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Wednesday, May 22, 2024

Making sense of the madness: The City’s redistricting process

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Maps, votes and even participation have changed during the San Francisco redistricting process, but two things have remained the same: Lengthy task force meetings and a flair for the dramatic.

This weekend, with just five of its nine members present, the city’s group appointed to redraw supervisorial district lines voted through a draft final map. This marked the last opportunity they’ll have to make any serious changes to what will become the city’s geographical guidebook for the next ten years.

Why was I seeing videos of San Francisco redistricting task force members walking out of their most recent meeting on social media?

Jeremy Lee, J. Michelle Pierce, Chema Hernández Gil and Raynell Cooper walked out of the meeting that began Saturday at 10 a.m. and ended just before 6 a.m. on Sunday, according to Mission Local. It was quite possibly a new record for the task force.

Lee, Pierce, Hernández Gil and Cooper — three Board of Supervisors appointees and one Elections Commission appointee — made the bold decision to leave the meeting upon the task force’s vice chair, Ditka Reiner, requesting a reversal of a prior decision. She stated she didn’t understand the initial vote. Reiner, before leaving to move her car for street sweeping with the rest of her peers, had begrudgingly approved a map that placed Potrero Hill in District 9 and Portola in District 10. Today, Potrero Hill sits in District 10 and Portola sits in District 9.

When the vote was called, the original action was reversed. This upset the four members in a new way, a way that made them feel like they had the rug pulled out from underneath them. One, Cooper, called into the meeting remotely and another, Hernández Gil, posted an official statement on Twitter.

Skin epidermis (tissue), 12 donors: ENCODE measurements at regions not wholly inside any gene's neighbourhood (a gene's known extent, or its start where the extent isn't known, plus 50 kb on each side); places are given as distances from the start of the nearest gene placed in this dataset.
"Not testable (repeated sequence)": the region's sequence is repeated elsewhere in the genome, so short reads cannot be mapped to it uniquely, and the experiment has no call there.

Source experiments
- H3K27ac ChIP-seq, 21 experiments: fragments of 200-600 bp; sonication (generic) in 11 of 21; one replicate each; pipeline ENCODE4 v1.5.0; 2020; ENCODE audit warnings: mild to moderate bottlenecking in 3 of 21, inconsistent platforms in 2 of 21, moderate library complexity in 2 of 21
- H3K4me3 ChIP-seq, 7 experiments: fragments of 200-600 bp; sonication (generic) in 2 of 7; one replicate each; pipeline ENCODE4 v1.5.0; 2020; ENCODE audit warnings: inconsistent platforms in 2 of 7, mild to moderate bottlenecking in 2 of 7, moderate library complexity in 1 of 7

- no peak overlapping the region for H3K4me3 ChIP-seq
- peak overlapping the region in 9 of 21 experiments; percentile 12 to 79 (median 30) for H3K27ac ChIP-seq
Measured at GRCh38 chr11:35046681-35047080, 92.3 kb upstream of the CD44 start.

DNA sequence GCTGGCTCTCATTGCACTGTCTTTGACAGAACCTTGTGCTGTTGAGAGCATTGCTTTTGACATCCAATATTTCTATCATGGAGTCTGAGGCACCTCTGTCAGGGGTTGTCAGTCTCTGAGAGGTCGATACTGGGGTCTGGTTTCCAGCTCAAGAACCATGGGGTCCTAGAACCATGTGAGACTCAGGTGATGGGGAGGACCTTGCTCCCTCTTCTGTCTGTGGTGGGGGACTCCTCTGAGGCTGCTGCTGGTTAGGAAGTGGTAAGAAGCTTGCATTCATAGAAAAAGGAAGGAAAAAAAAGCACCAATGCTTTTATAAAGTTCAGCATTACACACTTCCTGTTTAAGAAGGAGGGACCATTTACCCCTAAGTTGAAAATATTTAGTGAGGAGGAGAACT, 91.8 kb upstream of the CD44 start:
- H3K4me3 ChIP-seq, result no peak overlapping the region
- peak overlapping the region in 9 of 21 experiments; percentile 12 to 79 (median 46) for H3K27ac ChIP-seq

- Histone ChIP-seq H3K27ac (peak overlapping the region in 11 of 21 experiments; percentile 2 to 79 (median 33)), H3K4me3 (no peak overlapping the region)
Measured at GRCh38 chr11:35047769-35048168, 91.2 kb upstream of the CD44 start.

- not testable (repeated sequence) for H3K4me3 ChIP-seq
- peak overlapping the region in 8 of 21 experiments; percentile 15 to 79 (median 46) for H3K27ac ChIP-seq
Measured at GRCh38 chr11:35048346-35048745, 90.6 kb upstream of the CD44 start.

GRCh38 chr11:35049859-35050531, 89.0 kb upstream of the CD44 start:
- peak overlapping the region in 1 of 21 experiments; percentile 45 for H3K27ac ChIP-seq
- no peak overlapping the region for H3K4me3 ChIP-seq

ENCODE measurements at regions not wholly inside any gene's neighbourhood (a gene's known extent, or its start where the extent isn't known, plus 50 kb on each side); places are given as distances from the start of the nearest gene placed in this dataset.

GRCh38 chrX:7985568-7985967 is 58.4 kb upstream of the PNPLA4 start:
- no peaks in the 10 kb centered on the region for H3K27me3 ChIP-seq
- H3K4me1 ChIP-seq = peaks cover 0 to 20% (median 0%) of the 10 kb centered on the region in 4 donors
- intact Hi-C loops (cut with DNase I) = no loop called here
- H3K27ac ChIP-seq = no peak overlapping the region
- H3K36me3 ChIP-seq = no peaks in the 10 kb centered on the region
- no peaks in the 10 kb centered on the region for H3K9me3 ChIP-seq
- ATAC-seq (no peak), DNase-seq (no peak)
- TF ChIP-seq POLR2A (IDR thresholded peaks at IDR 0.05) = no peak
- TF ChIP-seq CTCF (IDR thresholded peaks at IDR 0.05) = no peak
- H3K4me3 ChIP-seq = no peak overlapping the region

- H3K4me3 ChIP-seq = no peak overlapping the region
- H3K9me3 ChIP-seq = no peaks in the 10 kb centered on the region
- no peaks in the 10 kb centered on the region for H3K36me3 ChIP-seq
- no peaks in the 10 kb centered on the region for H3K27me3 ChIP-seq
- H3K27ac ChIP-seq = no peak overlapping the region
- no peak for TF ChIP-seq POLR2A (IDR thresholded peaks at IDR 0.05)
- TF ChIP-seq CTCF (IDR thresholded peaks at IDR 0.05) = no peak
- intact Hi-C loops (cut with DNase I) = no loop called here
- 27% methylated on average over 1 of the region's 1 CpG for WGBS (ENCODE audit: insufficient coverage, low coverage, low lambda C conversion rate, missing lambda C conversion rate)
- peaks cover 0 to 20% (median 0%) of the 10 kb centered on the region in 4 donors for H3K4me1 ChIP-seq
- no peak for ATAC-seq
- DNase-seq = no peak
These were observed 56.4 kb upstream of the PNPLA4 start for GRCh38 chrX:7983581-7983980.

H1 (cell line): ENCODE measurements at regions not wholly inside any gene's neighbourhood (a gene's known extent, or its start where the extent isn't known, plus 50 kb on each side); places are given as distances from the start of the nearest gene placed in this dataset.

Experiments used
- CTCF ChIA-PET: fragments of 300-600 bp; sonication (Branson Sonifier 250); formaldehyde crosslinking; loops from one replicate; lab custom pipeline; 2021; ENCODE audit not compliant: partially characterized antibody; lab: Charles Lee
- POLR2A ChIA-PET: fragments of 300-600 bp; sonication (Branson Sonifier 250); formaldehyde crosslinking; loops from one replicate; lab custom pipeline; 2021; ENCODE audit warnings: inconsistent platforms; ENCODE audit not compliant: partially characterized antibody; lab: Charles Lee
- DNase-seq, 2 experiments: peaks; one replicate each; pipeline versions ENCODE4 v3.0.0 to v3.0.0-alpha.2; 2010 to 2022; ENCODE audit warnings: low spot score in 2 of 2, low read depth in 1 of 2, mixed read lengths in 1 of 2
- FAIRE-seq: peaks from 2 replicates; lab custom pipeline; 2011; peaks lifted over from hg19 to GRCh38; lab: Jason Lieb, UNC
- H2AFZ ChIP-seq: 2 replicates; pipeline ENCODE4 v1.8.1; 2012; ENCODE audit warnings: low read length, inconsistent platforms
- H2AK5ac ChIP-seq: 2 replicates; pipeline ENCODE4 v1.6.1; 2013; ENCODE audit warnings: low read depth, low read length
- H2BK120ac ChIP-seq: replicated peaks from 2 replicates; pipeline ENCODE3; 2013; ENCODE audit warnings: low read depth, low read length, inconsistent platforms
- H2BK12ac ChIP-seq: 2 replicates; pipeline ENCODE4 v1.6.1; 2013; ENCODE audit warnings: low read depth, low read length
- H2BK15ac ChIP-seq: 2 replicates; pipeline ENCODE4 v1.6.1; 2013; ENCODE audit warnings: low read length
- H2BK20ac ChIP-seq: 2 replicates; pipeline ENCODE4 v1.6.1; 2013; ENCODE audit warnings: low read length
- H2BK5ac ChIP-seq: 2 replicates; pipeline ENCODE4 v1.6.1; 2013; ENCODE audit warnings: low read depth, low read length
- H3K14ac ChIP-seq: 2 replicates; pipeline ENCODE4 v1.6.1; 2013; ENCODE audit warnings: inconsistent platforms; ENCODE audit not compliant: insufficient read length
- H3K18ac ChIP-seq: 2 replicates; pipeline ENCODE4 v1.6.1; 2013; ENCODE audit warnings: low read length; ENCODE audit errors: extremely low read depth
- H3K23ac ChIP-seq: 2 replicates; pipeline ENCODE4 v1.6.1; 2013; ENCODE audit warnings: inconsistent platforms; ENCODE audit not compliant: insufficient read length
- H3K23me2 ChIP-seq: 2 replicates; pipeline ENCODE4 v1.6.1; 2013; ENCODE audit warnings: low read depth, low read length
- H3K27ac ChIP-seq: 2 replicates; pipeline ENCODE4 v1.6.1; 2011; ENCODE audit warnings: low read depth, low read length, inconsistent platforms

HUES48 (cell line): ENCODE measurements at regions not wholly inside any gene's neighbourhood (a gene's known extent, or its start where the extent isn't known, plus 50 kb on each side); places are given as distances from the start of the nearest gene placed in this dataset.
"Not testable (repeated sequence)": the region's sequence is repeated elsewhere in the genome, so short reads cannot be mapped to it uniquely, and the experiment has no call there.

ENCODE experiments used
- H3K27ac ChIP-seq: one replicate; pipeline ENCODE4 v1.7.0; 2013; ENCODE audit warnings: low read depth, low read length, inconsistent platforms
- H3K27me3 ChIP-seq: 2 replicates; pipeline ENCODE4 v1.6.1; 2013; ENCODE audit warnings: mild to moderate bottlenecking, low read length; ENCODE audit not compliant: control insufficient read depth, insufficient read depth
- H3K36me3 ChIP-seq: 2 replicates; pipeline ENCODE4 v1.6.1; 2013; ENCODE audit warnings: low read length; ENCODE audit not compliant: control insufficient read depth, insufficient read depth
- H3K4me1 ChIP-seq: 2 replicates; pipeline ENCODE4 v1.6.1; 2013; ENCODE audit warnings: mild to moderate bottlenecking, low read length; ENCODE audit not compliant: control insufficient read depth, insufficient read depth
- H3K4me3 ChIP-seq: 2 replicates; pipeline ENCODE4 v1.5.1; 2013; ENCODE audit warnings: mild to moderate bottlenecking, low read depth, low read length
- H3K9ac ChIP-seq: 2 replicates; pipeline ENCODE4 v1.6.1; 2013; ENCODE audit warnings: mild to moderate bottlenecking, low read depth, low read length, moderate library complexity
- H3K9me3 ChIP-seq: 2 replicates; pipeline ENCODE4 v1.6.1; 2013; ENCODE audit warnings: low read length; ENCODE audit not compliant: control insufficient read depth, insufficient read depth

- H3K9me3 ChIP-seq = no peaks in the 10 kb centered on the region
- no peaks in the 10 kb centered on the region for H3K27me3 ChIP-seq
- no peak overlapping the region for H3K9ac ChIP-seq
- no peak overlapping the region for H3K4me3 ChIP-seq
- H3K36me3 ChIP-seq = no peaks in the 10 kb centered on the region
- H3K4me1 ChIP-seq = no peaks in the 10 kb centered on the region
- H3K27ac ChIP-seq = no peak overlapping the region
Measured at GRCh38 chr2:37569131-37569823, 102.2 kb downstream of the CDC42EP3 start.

“I believe this draft map has been carefully designed to systematically diminish the ability of many of the most marginalized San Franciscans from having fair and effective representation,” Hernández Gil went on to say Monday. “It is the result of weaponizing the Federal Voting Rights Act to pit vulnerable populations against one another, purposefully cracking their communities of interest while going out of its way to preserve the most stable neighborhoods.”

So we’re at a point in the process where we’ve pulled away from maps with numbers and letters, such as maps 4B and 4D. What is the final draft map?

The final draft map presents major adjustments from the current supervisorial map. Some changes include the Tenderloin being slated to sit in District 5 rather than District 6 and plucking Potrero Hill and Portola from their homes in District 9 and 10 in a jurisdictionally oriented wife swap, so to speak.

No district made it through unscathed, as shifting had to happen citywide in order to balance out the population sizes to meet redistricting rules. District 6, which has been a hotspot for San Francisco’s growth in recent years, has an abnormally large population that needs shrinking. As a result neighborhoods across the city will be redefined, regardless of what tweaks task force members make Monday and Wednesday.

How come foul words are being slung at task force members during every public comment session?